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GRADING

There will be no midterm or final examination. Grading will be based on:

Attendance 10%
Class discussions/participation 20%
Assignments (2) 30%
Final project (all phases) 40%
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100%

Final grades are not placed on the bell curve, but will be calculated based on the individual student's earned percentage for the course:

A  (93%)      B+(88%)      C+(78%)      D+(68%)      E  (below 60%)
A- (90%)     B  (83%)     C  (73%)    D  (60%)         
        B-(80%)     C-(70%)               
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SCHEDULE

Classes are held on Mondays and Wednesdays.
This is a preliminary schedule. Readings and activities may be revised when the quarter begins.
Opera selections may be modified subject to class interest and availability of videos, English translations, etc.


Next Schedule back to top WEEK 1.   INTRODUCTION TO CHINESE OPERA
 
9/21   Orientation and Introduction
  • Videos & Discussion:
    • What is Chinese Opera?
    • 600 Years of Kunqu Opera (short excerpt)
    • A Primer to Peking Opera

  • Background Readings:
    • Bao & Cao (2002), Ch. I & II
    • Yi (2005), Foreword

  • Presentation of one or more (film and/or stage) opera excerpts from Peking opera, Kunqu and/or regional operas — e.g., The Perfumed Handkerchief (Xiang Luopa); The Butterfly Lovers (Liang Shanbo and Zhu Yingtai); Dream of the Red Chamber (Honglou Meng); Monkey Borrows the Magic Fan (Jie Shan); The Spider's Silk Cave (Pan Si Dong); The Girl Who Marries a Princess (Nü Fuma); Third Sister Liu (Liu San Jie); Cao Cao · Guan Yu · Diao Chan (loosely based on Romance of the Three Kingdoms); etc.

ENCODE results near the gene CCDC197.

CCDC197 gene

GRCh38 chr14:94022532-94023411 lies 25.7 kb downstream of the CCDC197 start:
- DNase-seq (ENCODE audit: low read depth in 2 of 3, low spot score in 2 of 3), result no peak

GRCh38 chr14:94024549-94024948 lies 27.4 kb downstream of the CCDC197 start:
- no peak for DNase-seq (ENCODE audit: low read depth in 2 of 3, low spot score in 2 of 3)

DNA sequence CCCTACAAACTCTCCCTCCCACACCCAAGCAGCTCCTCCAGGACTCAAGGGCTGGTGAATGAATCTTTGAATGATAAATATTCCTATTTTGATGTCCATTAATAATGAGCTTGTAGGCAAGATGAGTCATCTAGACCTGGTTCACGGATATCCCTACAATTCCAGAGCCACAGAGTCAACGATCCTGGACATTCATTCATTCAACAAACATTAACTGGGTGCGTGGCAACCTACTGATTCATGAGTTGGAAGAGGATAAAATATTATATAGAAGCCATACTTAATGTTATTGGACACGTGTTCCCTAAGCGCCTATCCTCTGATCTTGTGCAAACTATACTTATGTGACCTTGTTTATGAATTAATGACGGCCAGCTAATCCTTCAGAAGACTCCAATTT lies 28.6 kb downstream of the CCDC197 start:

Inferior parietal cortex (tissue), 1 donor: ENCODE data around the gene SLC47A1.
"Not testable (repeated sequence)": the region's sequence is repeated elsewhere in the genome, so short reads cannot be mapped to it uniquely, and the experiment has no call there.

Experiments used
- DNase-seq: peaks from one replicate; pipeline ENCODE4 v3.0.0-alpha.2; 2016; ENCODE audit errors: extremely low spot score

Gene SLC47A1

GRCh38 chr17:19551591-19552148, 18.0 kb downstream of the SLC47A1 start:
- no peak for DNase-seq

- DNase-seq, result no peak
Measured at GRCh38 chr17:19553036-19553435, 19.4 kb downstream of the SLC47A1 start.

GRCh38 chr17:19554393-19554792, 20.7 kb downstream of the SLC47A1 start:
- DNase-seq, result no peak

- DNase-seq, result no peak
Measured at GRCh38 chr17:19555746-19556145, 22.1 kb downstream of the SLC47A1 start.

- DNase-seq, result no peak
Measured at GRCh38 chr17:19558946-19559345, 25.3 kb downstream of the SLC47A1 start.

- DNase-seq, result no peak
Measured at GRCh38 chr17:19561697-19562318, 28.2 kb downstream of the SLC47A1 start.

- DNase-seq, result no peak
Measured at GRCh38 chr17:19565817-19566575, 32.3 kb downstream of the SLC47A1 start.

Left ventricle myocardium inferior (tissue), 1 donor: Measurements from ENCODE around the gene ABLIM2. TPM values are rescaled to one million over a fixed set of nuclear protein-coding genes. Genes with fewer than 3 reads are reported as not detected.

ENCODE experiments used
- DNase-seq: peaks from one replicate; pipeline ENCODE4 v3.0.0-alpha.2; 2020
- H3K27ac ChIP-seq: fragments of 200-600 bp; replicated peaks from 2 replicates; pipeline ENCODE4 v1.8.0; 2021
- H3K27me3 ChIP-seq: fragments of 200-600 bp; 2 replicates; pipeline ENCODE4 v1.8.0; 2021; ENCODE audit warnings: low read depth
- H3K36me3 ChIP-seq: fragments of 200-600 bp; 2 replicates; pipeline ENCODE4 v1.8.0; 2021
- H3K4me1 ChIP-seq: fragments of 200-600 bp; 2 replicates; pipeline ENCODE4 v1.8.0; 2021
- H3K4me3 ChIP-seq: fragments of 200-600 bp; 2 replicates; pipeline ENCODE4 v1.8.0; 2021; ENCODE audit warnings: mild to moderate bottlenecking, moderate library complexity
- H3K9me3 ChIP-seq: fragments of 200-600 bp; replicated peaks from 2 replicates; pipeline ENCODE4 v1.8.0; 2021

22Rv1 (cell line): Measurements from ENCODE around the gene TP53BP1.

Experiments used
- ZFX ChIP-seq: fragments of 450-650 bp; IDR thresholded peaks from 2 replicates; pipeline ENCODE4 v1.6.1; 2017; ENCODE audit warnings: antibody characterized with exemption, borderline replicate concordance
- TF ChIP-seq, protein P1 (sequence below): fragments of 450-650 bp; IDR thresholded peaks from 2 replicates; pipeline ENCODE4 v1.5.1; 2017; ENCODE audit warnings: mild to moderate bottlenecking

Next Prev back to top WEEK 2.  KUNQU & PEKING OPERA: MING, QING & REPUBLICAN ERA
9/26
  • Zheng (200-), Ch. 1

  • Read ahead for Wednesday's class.

  • Video excerpts from documentaries and performances of Kunqu opera (e.g., Peony Pavilion (Mudan Ting); Peach Blossom Fan (Taohua Shan); Zhong Kui's Earthly Mission (Zhong Kui Jia Mei (Zhong Kui Marries off his Sister), etc.).
9/28
  • Bao & Cao (2002), Ch. IV (re Peking opera performers)
  • Goldstein (2007), Intro., Ch. 1 & 7

  • Video excerpt: Performers, their lives and representative operas – Mei Lanfang and Cheng Yanqiu

Next Prev back to top WEEK 3.   REGIONAL OPERA: REPUBLICAN PERIOD AND BEYOND
10/03
  • Jiang (2009), Introduction ~ skim
  • Jiang (2009), Ch. 1-2

  • Video excerpts from documentaries, films (e.g., Two Stage Sisters (Wutai Jiemei)), and performances on Shanghai Yue opera, Huangmei (yellow plum) opera, etc.

  • General discussion on regional opera traditions present and past, North American context, etc.
10/05
  • Siu (1997), Ch. 2
  • Bao & Cao (2002), Ch. IV (re regional opera performers)

  • Yang (1958), The Runaway Maid
    - (a.k.a. Searching the Academy (Sou Shu Yuan))